The only high-end Chinese brand I know of is "Shanghai Tang". So, I went looking for an article about them and their head of company's view [http://www.cnn.com/2010/BUSINESS/03/30/china.fashion.luxury/index.html ]. What I found was what I expected to find, a similar set of statements that basically promote the pride that Chinese have in their own Chinese brands and that luxury goods can be produced, designed and bought with cache with "Made in China" on the label. 

    However, I found the interview devoid of any substantial statements about strategy or brand values. Although this was a CNN interview not meant to be in-depth about any point, unlike the Financial Times interview which is "Lunch With the FT" column and is meant to be a meaningful conversation with substance. So it is a bit unfair to compare. The CNN inteview with the Shanghai Tang CEO had weak sound bites meant to promote that Shanghai Tang has Chinese pride and the future is all about China: "But today everybody produce in China. Simply because you can get quality in China the same way you can get quality in the Western World."

     Will a Chinese label be able to establish and maintain that "dream touch"?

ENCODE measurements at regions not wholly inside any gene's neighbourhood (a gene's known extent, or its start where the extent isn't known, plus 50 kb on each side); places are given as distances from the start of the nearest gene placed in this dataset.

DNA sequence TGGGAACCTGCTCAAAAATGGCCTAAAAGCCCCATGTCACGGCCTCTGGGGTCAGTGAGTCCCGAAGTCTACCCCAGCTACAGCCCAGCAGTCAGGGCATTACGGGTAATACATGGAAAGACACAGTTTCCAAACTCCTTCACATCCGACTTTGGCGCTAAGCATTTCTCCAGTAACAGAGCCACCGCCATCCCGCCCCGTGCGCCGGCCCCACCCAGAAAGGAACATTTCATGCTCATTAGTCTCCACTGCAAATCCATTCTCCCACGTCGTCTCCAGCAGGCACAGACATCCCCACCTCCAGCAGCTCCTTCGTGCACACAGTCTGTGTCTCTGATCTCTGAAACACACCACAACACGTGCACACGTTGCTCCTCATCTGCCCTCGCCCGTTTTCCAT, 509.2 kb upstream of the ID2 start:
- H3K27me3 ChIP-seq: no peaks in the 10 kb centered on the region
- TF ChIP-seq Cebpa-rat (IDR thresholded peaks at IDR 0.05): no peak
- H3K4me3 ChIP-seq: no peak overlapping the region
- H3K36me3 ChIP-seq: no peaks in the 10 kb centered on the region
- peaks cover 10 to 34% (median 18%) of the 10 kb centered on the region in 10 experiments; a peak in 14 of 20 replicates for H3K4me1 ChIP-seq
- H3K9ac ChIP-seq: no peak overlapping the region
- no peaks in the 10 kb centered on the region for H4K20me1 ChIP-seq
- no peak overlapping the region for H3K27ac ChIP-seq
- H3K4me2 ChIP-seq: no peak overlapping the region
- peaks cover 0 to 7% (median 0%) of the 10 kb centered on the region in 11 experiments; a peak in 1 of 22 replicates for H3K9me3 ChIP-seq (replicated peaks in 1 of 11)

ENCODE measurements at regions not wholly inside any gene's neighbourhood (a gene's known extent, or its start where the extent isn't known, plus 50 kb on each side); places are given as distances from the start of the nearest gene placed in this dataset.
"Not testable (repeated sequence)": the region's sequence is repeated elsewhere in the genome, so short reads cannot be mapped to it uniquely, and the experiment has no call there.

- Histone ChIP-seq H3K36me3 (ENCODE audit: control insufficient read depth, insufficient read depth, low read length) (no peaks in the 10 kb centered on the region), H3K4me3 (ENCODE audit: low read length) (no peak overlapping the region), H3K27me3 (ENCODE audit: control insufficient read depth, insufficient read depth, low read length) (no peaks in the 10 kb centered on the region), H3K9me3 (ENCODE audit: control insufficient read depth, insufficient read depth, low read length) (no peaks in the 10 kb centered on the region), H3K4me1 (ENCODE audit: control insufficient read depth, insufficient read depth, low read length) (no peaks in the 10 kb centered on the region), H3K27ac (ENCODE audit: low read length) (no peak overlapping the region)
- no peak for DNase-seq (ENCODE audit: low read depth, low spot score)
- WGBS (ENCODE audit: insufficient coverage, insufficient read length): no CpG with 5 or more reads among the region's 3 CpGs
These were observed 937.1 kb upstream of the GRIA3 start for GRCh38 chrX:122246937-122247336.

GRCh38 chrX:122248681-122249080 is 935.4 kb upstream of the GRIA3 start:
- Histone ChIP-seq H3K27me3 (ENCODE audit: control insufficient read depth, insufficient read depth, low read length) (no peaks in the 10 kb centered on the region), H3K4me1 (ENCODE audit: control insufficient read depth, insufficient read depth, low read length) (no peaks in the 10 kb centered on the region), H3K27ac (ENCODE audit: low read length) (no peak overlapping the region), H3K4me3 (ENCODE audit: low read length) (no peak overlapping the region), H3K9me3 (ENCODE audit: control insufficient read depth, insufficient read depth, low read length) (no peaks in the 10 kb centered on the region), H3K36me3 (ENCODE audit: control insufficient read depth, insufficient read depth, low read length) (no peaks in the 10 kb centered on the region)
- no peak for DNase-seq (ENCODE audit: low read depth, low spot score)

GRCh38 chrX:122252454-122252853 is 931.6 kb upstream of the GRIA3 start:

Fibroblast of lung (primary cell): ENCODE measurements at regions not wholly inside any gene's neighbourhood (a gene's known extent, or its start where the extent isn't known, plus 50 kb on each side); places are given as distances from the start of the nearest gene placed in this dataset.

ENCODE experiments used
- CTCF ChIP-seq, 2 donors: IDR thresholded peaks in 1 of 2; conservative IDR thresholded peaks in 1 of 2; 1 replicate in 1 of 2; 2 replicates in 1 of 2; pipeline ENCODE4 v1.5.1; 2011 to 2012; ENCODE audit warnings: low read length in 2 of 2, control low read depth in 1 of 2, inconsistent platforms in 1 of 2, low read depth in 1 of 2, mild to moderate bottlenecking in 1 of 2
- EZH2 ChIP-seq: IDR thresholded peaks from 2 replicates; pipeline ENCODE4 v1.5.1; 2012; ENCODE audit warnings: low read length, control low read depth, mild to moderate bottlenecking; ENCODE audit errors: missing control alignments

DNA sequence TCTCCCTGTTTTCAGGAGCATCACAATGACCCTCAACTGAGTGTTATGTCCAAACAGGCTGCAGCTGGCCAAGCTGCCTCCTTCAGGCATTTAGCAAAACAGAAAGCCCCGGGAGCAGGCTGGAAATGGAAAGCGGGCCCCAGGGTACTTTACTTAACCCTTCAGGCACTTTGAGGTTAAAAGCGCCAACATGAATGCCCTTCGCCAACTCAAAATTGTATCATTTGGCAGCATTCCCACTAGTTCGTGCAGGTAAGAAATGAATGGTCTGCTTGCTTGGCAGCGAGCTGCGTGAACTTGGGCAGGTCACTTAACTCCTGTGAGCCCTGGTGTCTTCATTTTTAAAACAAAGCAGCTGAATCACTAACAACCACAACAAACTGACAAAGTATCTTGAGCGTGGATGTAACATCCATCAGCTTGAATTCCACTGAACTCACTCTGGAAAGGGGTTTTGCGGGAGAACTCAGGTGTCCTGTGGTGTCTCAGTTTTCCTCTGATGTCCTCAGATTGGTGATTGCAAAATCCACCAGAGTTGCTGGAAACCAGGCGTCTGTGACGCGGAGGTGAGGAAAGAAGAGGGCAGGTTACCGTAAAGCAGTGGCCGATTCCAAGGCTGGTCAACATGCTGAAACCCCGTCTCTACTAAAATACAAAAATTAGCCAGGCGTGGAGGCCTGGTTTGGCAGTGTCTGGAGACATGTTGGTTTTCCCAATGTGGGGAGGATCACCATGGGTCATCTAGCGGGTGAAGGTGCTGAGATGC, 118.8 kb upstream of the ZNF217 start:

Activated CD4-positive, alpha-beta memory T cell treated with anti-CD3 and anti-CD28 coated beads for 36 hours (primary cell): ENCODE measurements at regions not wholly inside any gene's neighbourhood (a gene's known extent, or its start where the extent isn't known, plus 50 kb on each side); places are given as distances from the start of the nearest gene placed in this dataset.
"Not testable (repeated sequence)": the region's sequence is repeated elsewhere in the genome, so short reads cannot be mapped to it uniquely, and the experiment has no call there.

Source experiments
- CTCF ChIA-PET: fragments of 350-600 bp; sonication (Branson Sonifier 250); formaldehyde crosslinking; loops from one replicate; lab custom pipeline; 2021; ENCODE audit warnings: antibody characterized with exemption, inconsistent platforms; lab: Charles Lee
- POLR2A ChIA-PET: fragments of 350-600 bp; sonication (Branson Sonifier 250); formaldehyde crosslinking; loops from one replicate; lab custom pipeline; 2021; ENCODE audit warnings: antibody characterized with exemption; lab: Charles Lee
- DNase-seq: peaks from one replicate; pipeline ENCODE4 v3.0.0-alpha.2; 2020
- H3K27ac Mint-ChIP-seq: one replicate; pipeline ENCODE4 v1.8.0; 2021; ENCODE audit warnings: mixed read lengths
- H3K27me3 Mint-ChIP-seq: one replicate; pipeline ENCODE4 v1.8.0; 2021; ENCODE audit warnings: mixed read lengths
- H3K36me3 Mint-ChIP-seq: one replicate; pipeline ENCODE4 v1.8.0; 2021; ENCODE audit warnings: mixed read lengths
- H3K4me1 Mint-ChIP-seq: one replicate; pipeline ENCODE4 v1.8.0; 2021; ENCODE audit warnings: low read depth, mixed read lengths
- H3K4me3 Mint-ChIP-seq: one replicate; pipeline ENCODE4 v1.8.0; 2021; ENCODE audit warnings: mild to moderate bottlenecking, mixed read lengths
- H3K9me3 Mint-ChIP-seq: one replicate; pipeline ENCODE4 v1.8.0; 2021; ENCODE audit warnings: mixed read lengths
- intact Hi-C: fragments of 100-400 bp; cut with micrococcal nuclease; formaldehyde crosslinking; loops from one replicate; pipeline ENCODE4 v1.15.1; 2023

Both interviews referenced the Japanese market of 20 years ago as being the predecessor of the Chinese market today. Delle Valle (CEO Tod's) mentioned that unlike the US and Japanese slow embrace of luxury goods over years that started with the wealthy and then the middle class, that the Chinese market is more of an explosion of both the wealthy and middle class at once. The development of embracing and buying luxury goods is different.

    From what little I know about China today, I think everything is different about this "explosion" of wealth. I think the Europeans are going to need to stick even more strongly to their brand vision and values and maintain brand across everything they do, while simultaneously looking over their shoulders for a stream of Chinese luxury brands who will be able to really compete with them.

    Like with any brand that is selling something, the appeal to one's emotions is often paramount. Just look at luxury hotel chain: http://www.nytimes.com/2011/08/29/business/media/ads-for-luxury-collection-hotels-appeal-to-emotion-advertising.html?_r=1&smid=tw-nytimestravel&seid=auto Promoting the "personal touches", the little details, that separate a hotel from a room with a bed to an experience. The luxury market, no matter where and no matter for what, the quality and differentiation is crucial.

    Tod's understands that and we'll see how well Shanghai Tang (or any other yet-to-come high-end Chinese brand) understands that, too.